Two senior Taleban leaders have been captured in heavy fighting for the southern town of Musa Qala, the Afghan defence ministry has said.
The Taleban said they have fortified their positions in Musa Qala
Afghan and Nato forces are trying to recapture the town, the only major Afghan centre in Taleban hands.
Twelve Taleban fighters, two children and a British soldier are reported killed in the battle. A second Nato soldier died in the area on Sunday.
The Taleban still control the town but have been forced back, reports say.
A statement from the Afghan defence ministry identified the two local Taleban leaders as Mullah Mateen Akhond and Mullah Rahim Akhond.
A defence ministry spokesman said the battle was going well so far.
"The reports which we have received from the site so far indicate that most of the enemy personnel have laid down their weapons and are leaving the area in civilian clothes," said the spokesman, Gen Mohammad Zahir Azimi.
The Defence Ministry's claims could not be independently confirmed.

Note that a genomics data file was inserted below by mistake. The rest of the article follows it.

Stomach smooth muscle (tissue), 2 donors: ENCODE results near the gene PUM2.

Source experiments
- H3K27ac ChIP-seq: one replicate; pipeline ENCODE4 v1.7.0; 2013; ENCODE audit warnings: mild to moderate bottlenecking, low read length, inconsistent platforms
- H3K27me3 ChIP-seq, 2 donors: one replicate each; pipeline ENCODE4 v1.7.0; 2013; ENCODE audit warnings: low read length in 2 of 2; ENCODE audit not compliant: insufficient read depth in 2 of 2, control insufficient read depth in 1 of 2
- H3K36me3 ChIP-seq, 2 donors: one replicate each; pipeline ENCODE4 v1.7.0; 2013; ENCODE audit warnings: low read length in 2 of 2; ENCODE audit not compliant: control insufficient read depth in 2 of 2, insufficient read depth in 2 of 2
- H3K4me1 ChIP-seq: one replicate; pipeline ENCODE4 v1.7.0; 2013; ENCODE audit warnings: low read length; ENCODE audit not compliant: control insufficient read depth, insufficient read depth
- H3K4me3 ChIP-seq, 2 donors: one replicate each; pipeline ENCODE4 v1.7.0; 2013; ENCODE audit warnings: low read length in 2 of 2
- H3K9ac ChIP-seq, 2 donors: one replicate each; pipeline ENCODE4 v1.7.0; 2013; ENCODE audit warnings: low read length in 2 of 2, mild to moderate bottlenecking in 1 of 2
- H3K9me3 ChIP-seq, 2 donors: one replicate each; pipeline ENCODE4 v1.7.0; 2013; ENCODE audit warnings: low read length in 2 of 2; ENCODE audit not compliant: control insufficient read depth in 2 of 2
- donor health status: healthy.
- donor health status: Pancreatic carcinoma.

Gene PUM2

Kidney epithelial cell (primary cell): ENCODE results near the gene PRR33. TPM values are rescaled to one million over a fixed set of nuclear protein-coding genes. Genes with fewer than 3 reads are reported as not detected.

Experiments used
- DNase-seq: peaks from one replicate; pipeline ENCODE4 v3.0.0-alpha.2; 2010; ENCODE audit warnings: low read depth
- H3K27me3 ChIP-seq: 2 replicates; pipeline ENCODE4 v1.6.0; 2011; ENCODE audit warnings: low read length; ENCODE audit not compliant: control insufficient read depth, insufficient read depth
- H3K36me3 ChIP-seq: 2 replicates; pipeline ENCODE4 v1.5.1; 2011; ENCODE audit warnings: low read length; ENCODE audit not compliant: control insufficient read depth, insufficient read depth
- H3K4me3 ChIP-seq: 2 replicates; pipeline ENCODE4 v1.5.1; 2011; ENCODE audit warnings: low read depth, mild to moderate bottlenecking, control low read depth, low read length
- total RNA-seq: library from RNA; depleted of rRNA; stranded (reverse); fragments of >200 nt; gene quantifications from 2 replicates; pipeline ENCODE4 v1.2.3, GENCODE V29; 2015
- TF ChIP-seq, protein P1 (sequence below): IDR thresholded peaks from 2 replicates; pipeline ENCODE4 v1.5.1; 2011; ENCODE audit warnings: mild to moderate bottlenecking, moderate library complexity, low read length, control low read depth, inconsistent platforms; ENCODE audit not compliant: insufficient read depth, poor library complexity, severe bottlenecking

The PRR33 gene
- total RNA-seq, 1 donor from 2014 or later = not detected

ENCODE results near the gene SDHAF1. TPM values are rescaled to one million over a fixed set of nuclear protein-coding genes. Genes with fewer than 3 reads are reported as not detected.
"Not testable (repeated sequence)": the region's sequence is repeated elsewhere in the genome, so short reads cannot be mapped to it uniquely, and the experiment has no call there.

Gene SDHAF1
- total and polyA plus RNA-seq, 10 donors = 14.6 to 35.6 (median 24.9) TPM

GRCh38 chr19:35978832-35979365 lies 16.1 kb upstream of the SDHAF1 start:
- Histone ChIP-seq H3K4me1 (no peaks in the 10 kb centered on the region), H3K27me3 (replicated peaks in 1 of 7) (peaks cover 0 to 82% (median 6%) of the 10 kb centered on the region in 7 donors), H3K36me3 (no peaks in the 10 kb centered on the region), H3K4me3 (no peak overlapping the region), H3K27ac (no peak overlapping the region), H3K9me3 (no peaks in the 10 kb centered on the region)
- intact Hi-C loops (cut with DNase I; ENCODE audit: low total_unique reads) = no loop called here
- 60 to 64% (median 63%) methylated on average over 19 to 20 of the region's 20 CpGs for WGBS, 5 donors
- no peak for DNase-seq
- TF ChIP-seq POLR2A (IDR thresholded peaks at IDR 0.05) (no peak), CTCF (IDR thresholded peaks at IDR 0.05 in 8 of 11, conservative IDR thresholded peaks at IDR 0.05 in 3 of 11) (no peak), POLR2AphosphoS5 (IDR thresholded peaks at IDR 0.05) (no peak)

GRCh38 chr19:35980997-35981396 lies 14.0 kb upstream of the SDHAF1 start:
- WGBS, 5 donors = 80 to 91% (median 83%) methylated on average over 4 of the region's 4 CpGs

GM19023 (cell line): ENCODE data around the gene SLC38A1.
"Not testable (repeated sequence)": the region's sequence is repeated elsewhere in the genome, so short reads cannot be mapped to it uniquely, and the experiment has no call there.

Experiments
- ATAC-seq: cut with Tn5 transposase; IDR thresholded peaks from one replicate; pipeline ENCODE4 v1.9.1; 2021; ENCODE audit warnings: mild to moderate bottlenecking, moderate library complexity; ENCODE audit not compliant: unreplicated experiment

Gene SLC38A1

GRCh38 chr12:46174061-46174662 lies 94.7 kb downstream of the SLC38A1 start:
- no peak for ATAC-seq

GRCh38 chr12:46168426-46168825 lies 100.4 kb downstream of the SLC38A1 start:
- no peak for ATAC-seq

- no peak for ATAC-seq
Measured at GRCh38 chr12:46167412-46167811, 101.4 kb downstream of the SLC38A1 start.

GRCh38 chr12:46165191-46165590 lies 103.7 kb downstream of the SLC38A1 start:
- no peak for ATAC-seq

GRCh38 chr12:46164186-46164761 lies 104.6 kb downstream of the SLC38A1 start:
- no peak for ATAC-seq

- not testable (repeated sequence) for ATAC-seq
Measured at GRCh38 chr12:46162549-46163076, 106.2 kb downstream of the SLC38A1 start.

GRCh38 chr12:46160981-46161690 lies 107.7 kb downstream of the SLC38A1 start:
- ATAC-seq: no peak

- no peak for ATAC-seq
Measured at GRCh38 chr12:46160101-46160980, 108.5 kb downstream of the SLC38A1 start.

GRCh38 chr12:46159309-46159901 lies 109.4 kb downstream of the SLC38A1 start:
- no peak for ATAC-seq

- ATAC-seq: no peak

The joint force of Afghan, British and US troops is reported to have Musa Qala surrounded from all sides and is edging closer to the town itself.
The assault was launched late on Friday and there have been fierce fire fights and heavy bombardments since then.
Afghan troops are playing a key part in the operation
Exchanges of gunfire on Sunday morning were later reported to have died down.
A British military spokesman said Nato forces were helping to pave the way for Afghan troops to seize and hold the town.
"Once the door is kicked in, the Afghan army will enter," said Lt Col Richard Eaton.
The Afghan defence ministry called on the Taleban fighters to lay down their weapons "or face waves of attacks".
The Taleban have held the town since February, when they retook it after British troops pulled out last year.
It is the only major town held by the Taleban and is at the centre of a major opium poppy growing area.
The heavy blows from the ground and the air seem to have forced the Taleban to pull back closer to the centre of Musa Qala, but they say they withdrew from two frontline villages because of civilian casualties there.
Nonetheless, Taleban commanders have said they will defend the town from fortified positions covered by minefields.
Musa Qala is believed to be mostly empty of civilians, many of whom fled after tribal elders were told of the attack and warning leaflets were dropped from the air, says the BBC's David Loyn in Kabul.
UK Defence Minister Des Browne, who is in Kabul, said the town had taken on iconic importance.
The Taleban took it over in February, in contravention of a controversial deal brokered with tribal elders when British troops withdrew.
It has since become the main centre of drugs trading in Afghanistan, our correspondent says.
The assault is the first major operation where the new Afghan army is playing a leading role.